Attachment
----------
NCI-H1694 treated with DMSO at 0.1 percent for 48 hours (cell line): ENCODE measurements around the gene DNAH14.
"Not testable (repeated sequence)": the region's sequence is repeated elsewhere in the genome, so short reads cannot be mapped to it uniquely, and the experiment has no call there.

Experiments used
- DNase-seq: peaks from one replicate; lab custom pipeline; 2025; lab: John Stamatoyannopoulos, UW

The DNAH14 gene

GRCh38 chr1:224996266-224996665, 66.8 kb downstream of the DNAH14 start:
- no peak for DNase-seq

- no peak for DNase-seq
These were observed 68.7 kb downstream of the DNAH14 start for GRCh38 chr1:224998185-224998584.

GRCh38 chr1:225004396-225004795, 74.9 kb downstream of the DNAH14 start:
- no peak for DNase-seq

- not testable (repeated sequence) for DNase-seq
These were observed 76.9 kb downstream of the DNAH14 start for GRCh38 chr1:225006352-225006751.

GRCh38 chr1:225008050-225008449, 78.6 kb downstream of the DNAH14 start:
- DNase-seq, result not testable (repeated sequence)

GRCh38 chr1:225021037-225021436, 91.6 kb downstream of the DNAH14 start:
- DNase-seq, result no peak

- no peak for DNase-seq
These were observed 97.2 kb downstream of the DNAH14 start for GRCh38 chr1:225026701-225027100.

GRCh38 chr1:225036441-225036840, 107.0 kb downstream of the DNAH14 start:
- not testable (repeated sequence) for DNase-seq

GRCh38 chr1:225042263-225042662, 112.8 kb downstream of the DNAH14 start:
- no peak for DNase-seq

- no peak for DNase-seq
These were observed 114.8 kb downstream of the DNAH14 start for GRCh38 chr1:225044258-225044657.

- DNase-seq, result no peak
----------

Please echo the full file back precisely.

NCI-H1694 treated with DMSO at 0.1 percent for 48 hours (cell line): ENCODE measurements around the gene DNAH14.
"Not testable (repeated sequence)": the region's sequence is repeated elsewhere in the genome, so short reads cannot be mapped to it uniquely, and the experiment has no call there.

Experiments used
- DNase-seq: peaks from one replicate; lab custom pipeline; 2025; lab: John Stamatoyannopoulos, UW

The DNAH14 gene

GRCh38 chr1:224996266-224996665, 66.8 kb downstream of the DNAH14 start:
- no peak for DNase-seq

- no peak for DNase-seq
These were observed 68.7 kb downstream of the DNAH14 start for GRCh38 chr1:224998185-224998584.

GRCh38 chr1:225004396-225004795, 74.9 kb downstream of the DNAH14 start:
- no peak for DNase-seq

- not testable (repeated sequence) for DNase-seq
These were observed 76.9 kb downstream of the DNAH14 start for GRCh38 chr1:225006352-225006751.

GRCh38 chr1:225008050-225008449, 78.6 kb downstream of the DNAH14 start:
- DNase-seq, result not testable (repeated sequence)

GRCh38 chr1:225021037-225021436, 91.6 kb downstream of the DNAH14 start:
- DNase-seq, result no peak

- no peak for DNase-seq
These were observed 97.2 kb downstream of the DNAH14 start for GRCh38 chr1:225026701-225027100.

GRCh38 chr1:225036441-225036840, 107.0 kb downstream of the DNAH14 start:
- not testable (repeated sequence) for DNase-seq

GRCh38 chr1:225042263-225042662, 112.8 kb downstream of the DNAH14 start:
- no peak for DNase-seq

- no peak for DNase-seq
These were observed 114.8 kb downstream of the DNAH14 start for GRCh38 chr1:225044258-225044657.

- DNase-seq, result no peak